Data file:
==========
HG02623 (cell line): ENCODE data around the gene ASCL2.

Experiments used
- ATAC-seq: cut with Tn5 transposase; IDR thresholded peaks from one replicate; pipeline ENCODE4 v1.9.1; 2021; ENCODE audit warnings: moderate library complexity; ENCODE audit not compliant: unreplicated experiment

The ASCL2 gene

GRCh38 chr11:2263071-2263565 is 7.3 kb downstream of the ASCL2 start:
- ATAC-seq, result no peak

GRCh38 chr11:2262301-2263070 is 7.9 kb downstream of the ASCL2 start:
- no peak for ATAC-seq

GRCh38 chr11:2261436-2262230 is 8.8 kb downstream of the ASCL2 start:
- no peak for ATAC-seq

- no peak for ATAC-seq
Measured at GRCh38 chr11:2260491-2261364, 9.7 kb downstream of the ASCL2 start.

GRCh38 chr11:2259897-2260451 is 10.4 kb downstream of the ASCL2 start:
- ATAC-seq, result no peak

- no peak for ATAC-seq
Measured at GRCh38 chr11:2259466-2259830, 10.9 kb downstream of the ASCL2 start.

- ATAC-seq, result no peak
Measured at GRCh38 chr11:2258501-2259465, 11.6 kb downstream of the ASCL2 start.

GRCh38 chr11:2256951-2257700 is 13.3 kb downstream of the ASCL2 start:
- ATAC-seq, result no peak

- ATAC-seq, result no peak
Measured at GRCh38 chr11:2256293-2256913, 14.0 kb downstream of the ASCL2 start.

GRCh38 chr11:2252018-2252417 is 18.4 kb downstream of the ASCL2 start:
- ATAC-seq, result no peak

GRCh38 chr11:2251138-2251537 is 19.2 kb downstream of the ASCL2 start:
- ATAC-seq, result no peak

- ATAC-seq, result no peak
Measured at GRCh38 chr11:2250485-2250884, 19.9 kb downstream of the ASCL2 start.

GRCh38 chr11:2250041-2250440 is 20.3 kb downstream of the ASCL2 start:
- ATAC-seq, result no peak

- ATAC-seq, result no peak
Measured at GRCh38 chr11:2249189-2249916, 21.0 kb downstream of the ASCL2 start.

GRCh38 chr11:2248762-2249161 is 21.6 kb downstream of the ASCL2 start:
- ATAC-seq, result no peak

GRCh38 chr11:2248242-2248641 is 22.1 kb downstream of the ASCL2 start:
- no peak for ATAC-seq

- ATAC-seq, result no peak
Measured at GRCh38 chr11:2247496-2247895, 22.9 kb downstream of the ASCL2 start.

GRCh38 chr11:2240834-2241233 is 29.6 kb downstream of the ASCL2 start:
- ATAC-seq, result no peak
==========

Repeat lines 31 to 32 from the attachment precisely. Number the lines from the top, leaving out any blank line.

- ATAC-seq, result no peak
Measured at GRCh38 chr11:2249189-2249916, 21.0 kb downstream of the ASCL2 start.